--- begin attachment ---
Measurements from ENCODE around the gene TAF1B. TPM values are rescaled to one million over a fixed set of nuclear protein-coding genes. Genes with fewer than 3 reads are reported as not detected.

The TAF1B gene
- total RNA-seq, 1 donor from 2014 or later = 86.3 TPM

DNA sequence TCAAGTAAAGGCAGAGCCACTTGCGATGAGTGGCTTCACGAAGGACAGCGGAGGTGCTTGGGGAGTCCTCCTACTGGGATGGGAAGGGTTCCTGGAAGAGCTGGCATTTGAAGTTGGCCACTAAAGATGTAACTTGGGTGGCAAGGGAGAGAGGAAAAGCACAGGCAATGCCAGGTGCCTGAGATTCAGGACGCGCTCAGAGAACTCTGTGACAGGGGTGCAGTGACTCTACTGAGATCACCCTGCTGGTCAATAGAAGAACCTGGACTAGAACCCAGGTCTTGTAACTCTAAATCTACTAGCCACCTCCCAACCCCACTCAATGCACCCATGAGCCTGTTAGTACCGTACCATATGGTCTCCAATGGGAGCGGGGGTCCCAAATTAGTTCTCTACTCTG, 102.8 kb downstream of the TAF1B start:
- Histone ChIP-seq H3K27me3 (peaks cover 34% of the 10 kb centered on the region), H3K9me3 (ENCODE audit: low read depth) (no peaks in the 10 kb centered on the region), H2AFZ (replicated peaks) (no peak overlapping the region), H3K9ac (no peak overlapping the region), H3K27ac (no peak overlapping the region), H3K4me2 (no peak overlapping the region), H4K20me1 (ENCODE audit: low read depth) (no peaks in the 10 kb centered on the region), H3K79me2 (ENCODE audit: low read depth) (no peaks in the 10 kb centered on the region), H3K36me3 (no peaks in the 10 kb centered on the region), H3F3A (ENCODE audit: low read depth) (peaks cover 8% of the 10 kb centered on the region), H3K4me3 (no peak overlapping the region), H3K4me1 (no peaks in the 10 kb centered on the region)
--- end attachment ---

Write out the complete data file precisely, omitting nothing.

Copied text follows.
Measurements from ENCODE around the gene TAF1B. TPM values are rescaled to one million over a fixed set of nuclear protein-coding genes. Genes with fewer than 3 reads are reported as not detected.

The TAF1B gene
- total RNA-seq, 1 donor from 2014 or later = 86.3 TPM

DNA sequence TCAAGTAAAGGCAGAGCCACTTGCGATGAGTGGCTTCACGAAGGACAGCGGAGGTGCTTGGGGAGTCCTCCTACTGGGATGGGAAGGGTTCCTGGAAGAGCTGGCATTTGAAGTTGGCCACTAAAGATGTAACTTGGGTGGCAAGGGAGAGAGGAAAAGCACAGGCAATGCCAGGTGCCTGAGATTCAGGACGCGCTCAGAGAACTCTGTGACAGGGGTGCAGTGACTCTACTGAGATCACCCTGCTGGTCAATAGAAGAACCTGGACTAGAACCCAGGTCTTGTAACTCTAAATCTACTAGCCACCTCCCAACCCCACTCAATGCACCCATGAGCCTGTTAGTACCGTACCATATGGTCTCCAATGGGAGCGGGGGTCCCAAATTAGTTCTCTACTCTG, 102.8 kb downstream of the TAF1B start:
- Histone ChIP-seq H3K27me3 (peaks cover 34% of the 10 kb centered on the region), H3K9me3 (ENCODE audit: low read depth) (no peaks in the 10 kb centered on the region), H2AFZ (replicated peaks) (no peak overlapping the region), H3K9ac (no peak overlapping the region), H3K27ac (no peak overlapping the region), H3K4me2 (no peak overlapping the region), H4K20me1 (ENCODE audit: low read depth) (no peaks in the 10 kb centered on the region), H3K79me2 (ENCODE audit: low read depth) (no peaks in the 10 kb centered on the region), H3K36me3 (no peaks in the 10 kb centered on the region), H3F3A (ENCODE audit: low read depth) (peaks cover 8% of the 10 kb centered on the region), H3K4me3 (no peak overlapping the region), H3K4me1 (no peaks in the 10 kb centered on the region)